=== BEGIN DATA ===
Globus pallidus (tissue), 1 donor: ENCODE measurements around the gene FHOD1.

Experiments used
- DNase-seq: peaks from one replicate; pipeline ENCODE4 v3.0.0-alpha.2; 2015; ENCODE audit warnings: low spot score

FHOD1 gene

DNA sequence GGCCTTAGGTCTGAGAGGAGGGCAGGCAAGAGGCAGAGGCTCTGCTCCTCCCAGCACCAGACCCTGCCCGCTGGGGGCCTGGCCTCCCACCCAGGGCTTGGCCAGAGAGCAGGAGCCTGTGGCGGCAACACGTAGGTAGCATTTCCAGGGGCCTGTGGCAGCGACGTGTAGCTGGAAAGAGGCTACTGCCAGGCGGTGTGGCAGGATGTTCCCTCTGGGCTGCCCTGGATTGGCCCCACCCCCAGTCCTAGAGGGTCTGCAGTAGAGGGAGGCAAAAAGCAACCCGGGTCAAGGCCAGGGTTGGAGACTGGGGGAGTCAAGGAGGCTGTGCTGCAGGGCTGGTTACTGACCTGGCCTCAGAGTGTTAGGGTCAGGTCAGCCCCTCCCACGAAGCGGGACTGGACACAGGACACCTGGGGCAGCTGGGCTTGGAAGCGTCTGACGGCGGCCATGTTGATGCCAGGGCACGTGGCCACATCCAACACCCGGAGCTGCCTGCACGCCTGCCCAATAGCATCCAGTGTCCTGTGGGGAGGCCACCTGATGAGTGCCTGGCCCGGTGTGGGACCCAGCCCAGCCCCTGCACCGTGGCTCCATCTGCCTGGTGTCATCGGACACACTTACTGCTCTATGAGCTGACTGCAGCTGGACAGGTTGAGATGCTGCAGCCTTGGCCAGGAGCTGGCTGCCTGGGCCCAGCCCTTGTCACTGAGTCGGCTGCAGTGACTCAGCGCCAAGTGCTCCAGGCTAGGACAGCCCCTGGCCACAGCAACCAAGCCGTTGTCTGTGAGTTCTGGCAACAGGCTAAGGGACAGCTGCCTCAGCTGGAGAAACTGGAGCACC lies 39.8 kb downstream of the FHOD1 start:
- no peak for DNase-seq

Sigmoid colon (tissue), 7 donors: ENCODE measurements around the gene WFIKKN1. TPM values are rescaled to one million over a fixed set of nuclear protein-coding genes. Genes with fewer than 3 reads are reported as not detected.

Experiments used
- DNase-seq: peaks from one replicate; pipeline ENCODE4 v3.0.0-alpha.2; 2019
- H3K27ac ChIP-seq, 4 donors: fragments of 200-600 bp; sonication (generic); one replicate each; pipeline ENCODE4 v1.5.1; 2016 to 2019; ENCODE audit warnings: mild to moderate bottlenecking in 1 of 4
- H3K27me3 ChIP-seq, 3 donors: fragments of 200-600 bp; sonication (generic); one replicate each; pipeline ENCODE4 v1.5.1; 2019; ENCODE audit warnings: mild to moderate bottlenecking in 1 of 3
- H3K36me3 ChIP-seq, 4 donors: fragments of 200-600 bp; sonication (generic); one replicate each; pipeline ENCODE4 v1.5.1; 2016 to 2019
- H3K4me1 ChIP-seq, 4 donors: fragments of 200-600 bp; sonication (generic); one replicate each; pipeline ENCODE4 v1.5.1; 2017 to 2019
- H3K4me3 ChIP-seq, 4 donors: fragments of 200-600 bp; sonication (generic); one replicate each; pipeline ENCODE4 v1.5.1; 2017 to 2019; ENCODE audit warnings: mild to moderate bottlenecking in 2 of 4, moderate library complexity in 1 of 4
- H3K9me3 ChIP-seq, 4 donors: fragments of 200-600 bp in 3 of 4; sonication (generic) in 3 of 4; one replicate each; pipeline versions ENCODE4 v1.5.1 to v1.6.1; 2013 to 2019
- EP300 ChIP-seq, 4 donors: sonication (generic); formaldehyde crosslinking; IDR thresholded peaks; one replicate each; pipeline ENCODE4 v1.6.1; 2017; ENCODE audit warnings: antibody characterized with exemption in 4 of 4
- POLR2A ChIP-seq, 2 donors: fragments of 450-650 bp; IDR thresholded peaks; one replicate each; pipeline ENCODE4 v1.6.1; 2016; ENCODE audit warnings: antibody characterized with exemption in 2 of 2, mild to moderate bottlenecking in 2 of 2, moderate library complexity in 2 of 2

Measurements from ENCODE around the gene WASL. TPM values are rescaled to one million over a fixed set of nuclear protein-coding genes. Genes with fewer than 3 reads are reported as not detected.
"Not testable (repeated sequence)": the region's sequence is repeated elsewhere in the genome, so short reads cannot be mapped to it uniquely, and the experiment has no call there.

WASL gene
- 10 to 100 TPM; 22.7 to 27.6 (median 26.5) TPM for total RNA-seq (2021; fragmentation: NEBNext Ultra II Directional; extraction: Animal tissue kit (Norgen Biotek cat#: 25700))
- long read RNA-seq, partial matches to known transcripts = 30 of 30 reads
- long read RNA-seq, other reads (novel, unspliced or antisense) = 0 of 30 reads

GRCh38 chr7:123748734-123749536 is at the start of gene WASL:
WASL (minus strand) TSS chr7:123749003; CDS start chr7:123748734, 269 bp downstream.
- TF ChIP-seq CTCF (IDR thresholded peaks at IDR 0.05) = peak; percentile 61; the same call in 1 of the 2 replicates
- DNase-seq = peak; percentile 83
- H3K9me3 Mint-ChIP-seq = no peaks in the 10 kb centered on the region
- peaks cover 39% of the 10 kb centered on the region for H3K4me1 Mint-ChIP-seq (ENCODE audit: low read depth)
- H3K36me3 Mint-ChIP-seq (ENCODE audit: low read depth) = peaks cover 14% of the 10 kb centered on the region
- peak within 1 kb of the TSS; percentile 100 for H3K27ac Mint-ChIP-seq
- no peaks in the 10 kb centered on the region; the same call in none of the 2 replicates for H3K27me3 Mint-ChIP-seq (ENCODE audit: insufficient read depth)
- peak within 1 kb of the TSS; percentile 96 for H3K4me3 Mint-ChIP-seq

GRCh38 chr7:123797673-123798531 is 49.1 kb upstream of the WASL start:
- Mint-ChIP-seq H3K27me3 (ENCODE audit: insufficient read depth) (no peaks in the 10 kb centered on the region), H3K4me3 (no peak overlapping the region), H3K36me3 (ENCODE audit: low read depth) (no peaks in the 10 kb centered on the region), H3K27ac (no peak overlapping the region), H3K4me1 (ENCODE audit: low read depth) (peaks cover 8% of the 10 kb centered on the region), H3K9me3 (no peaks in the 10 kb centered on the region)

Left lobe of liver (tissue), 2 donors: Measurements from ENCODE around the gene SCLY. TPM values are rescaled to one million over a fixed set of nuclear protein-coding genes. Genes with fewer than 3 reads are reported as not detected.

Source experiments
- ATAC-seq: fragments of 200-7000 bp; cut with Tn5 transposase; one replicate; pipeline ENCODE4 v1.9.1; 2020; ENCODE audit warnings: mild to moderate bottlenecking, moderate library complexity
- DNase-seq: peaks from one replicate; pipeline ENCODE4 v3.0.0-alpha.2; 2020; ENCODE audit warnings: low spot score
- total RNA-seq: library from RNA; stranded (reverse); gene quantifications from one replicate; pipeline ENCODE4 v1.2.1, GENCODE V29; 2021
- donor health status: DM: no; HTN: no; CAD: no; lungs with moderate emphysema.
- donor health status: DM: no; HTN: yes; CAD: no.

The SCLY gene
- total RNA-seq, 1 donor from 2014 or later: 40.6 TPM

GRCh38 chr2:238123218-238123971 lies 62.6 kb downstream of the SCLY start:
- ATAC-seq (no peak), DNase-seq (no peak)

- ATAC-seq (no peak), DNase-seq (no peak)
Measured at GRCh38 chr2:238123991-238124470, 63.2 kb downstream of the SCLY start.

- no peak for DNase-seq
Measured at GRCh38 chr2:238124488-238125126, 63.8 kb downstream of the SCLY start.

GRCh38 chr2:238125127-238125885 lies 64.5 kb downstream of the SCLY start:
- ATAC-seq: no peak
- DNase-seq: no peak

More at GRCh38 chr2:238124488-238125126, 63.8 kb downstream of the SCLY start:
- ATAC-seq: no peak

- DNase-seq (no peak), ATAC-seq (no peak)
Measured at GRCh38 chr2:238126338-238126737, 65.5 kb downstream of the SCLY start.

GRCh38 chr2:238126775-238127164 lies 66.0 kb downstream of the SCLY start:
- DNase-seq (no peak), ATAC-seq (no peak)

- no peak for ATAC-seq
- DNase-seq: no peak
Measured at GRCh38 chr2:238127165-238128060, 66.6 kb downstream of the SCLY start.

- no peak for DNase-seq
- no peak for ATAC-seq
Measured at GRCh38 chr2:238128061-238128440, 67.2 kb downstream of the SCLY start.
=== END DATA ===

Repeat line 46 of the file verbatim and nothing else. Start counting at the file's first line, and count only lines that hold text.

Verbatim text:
- ATAC-seq (no peak), DNase-seq (no peak)